Kepler finds first Earth-sized exoplanets

But search for a true ‘Earth twin’ continues

Kepler 20e is a little smaller than Earth, and orbits much closer to its parent star

Credit: NASA/Ames/JPL-Caltech

NASA’s Kepler mission has identified two new exoplanets, orbiting the star Kepler-20a in the constellation of Lyra, that, in terms of size at least, are the most Earth-like yet discovered.

Kepler-20a is a G-type star similar to our own Sun, and lies 945 lightyears from Earth. Scientists already knew of three planets – Kepler-20b, -20c and -20d – in orbit around it, but these are large gas planets, similar to Jupiter or Saturn. The newly-discovered Kepler-20e and Kepler-20f, by contrast, are much smaller, at 0.87 and 1.03 times the radius of Earth respectively.  

Little is known about the planets' composition, but this is without a doubt an important breakthrough in the search for ‘another Earth’. Francois Fressin of the Harvard-Smithsonian Centre for Astrophysics said: “This discovery demonstrates for the first time that Earth-size planets exist around other stars, and that we are able to detect them.”

Kepler 20f is a little further out, but still far too hot so support life

Credit: NASA/Ames/JPL-Caltech

However, the similarities with Earth end with the planets’ size. Kepler-20e and -20f orbit their parent star much more closely than Earth orbits the Sun – you could fit the entire Kepler-20 system within the orbit of Mercury – and consequently are much, much hotter than Earth, with surface temperatures of around 760°C (1,400°F) and 425°C (800°F) respectively. This means the planets are incapable of supporting liquid water, and therefore life as we know it. The two planets also have much shorter years than Earth, because of their tighter orbits – a year on Kepler-20e lasts just 6.1 days, a year on Kepler-20f just 19.6 days.

NASA animation summarising the new discoveries

The search continues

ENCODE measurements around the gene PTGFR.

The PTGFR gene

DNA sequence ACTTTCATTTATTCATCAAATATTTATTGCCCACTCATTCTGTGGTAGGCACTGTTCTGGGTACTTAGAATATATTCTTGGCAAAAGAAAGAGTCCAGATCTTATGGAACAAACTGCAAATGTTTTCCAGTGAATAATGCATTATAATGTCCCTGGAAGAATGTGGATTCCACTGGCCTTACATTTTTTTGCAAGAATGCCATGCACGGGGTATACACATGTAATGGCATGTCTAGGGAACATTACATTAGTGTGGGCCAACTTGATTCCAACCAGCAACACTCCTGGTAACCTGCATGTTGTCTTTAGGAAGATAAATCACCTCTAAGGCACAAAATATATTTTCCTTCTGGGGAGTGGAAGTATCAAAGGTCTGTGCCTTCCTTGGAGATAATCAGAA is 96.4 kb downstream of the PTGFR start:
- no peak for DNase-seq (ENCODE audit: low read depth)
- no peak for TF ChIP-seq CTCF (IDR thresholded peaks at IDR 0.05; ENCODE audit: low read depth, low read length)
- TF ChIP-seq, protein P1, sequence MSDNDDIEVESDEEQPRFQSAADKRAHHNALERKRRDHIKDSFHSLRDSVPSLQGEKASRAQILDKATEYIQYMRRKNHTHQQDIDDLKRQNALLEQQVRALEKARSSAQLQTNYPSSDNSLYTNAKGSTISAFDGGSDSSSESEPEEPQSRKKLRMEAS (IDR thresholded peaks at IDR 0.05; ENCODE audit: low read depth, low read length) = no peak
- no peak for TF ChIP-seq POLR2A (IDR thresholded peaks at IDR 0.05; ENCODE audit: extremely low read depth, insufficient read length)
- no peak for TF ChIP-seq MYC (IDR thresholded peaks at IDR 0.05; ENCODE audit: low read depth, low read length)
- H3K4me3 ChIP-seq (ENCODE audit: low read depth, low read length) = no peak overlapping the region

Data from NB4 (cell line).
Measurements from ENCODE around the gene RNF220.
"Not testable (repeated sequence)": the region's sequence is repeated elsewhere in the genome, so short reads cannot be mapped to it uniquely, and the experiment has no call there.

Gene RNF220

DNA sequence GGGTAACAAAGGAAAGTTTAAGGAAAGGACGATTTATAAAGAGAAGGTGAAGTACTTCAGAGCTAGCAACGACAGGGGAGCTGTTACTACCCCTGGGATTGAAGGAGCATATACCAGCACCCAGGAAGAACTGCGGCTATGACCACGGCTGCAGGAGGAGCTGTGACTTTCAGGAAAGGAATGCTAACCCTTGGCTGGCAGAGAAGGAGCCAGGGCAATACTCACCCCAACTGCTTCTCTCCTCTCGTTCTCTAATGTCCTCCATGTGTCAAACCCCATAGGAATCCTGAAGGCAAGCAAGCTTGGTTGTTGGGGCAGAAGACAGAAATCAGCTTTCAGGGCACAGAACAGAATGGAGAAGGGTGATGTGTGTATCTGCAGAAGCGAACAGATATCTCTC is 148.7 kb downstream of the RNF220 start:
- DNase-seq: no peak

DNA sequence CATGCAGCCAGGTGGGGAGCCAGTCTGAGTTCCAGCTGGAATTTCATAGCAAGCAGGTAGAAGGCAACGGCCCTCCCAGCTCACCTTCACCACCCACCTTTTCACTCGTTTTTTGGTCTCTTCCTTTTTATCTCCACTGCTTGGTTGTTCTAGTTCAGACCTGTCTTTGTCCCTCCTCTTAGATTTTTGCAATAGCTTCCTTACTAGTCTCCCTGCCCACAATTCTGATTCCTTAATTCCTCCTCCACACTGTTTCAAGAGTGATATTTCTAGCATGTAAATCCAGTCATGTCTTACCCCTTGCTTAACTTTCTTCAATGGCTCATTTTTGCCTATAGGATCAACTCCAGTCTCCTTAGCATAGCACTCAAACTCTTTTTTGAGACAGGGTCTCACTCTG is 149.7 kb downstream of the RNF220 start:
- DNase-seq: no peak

The Kepler mission searches for exoplanets by detecting fluctuations in light caused by planets passing in front of their parent stars. The discovery of the two new planets follows the discovery earlier in December of Kepler-22b. Where Kepler-20e and -20f are Earth-sized, but do not lie within their star’s habitable zone, Kepler-22b lies within the habitable zone, but is considerably larger than Earth and thought to be a primarily gaseous body.

Kepler deputy science team lead, Natalie Batalha of San Jose State University, said: “In the cosmic game of hide and seek, finding planets with just the right size and just the right temperature seems only a matter of time. We are on the edge of our seats knowing that Kepler’s most anticipated discoveries are still to come”

The planetary system around Kepler-20a is very different from our own Solar System

Credit: NASA/Ames/JPL-Caltech

In the meantime, scientists are also interested in how the make-up of the Kepler-20 system is very different from that of our own Solar System. Instead of having small, rocky planets close to the parent star and gas giants further out, the two types of planet alternate in the Kepler-20 system.

“The Kepler data are showing us some planetary systems have arrangements of planets very different from that seen in our Solar System,” said Kepler scientist Jack Lissauer, of NASA’s Ames Research Center in California, “[revealing] new insights about the diversity of planets and planetary systems within our Galaxy.”

For more on what Kepler is teaching us about the varying make-up of exoplanetary systems, see the January issue of Sky at Night Magazine, which is on sale now


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